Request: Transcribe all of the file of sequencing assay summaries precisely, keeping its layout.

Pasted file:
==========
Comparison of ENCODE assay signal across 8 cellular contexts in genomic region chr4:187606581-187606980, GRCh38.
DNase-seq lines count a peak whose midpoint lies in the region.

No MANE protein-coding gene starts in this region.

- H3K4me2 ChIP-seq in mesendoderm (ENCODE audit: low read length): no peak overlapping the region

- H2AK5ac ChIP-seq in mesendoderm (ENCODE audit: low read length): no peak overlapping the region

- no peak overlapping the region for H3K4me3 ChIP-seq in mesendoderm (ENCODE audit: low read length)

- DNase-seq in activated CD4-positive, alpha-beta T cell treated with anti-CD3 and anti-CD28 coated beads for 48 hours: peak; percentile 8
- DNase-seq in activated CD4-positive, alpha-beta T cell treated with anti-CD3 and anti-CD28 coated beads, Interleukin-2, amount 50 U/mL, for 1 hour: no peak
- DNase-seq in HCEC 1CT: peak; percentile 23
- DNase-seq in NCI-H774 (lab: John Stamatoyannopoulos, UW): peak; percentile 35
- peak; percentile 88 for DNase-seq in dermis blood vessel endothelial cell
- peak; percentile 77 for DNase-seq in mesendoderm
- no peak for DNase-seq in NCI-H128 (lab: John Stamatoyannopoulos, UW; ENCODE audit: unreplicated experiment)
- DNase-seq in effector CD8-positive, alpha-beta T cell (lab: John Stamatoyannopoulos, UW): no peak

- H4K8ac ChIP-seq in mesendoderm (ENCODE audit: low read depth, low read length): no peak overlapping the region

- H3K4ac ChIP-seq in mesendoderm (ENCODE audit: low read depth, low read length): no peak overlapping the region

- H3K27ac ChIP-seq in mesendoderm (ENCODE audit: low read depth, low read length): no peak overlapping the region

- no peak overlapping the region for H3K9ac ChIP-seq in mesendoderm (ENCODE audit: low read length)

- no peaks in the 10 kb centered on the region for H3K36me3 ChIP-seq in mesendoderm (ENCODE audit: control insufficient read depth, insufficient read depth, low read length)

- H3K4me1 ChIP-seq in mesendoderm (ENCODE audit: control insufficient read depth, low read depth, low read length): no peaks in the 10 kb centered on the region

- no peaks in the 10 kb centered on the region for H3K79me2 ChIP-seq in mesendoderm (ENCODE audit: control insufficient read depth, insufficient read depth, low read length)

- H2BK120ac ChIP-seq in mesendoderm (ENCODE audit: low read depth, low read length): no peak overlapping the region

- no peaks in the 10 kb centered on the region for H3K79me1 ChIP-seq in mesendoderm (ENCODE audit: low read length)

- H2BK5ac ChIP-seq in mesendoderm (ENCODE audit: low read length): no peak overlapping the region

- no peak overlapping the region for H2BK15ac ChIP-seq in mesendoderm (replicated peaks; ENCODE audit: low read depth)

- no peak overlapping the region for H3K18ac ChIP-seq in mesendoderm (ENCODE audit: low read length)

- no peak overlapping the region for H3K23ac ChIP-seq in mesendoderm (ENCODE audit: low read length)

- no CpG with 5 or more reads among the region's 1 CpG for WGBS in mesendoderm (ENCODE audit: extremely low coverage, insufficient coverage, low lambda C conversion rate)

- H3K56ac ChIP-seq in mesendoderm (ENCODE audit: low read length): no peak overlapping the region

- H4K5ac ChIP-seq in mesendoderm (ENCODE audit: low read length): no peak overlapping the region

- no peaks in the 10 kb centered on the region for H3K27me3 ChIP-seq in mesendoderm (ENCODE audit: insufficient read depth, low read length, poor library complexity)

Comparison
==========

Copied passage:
Comparison of ENCODE assay signal across 8 cellular contexts in genomic region chr4:187606581-187606980, GRCh38.
DNase-seq lines count a peak whose midpoint lies in the region.

No MANE protein-coding gene starts in this region.

- H3K4me2 ChIP-seq in mesendoderm (ENCODE audit: low read length): no peak overlapping the region

- H2AK5ac ChIP-seq in mesendoderm (ENCODE audit: low read length): no peak overlapping the region

- no peak overlapping the region for H3K4me3 ChIP-seq in mesendoderm (ENCODE audit: low read length)

- DNase-seq in activated CD4-positive, alpha-beta T cell treated with anti-CD3 and anti-CD28 coated beads for 48 hours: peak; percentile 8
- DNase-seq in activated CD4-positive, alpha-beta T cell treated with anti-CD3 and anti-CD28 coated beads, Interleukin-2, amount 50 U/mL, for 1 hour: no peak
- DNase-seq in HCEC 1CT: peak; percentile 23
- DNase-seq in NCI-H774 (lab: John Stamatoyannopoulos, UW): peak; percentile 35
- peak; percentile 88 for DNase-seq in dermis blood vessel endothelial cell
- peak; percentile 77 for DNase-seq in mesendoderm
- no peak for DNase-seq in NCI-H128 (lab: John Stamatoyannopoulos, UW; ENCODE audit: unreplicated experiment)
- DNase-seq in effector CD8-positive, alpha-beta T cell (lab: John Stamatoyannopoulos, UW): no peak

- H4K8ac ChIP-seq in mesendoderm (ENCODE audit: low read depth, low read length): no peak overlapping the region

- H3K4ac ChIP-seq in mesendoderm (ENCODE audit: low read depth, low read length): no peak overlapping the region

- H3K27ac ChIP-seq in mesendoderm (ENCODE audit: low read depth, low read length): no peak overlapping the region

- no peak overlapping the region for H3K9ac ChIP-seq in mesendoderm (ENCODE audit: low read length)

- no peaks in the 10 kb centered on the region for H3K36me3 ChIP-seq in mesendoderm (ENCODE audit: control insufficient read depth, insufficient read depth, low read length)

- H3K4me1 ChIP-seq in mesendoderm (ENCODE audit: control insufficient read depth, low read depth, low read length): no peaks in the 10 kb centered on the region

- no peaks in the 10 kb centered on the region for H3K79me2 ChIP-seq in mesendoderm (ENCODE audit: control insufficient read depth, insufficient read depth, low read length)

- H2BK120ac ChIP-seq in mesendoderm (ENCODE audit: low read depth, low read length): no peak overlapping the region

- no peaks in the 10 kb centered on the region for H3K79me1 ChIP-seq in mesendoderm (ENCODE audit: low read length)

- H2BK5ac ChIP-seq in mesendoderm (ENCODE audit: low read length): no peak overlapping the region

- no peak overlapping the region for H2BK15ac ChIP-seq in mesendoderm (replicated peaks; ENCODE audit: low read depth)

- no peak overlapping the region for H3K18ac ChIP-seq in mesendoderm (ENCODE audit: low read length)

- no peak overlapping the region for H3K23ac ChIP-seq in mesendoderm (ENCODE audit: low read length)

- no CpG with 5 or more reads among the region's 1 CpG for WGBS in mesendoderm (ENCODE audit: extremely low coverage, insufficient coverage, low lambda C conversion rate)

- H3K56ac ChIP-seq in mesendoderm (ENCODE audit: low read length): no peak overlapping the region

- H4K5ac ChIP-seq in mesendoderm (ENCODE audit: low read length): no peak overlapping the region

- no peaks in the 10 kb centered on the region for H3K27me3 ChIP-seq in mesendoderm (ENCODE audit: insufficient read depth, low read length, poor library complexity)

Comparison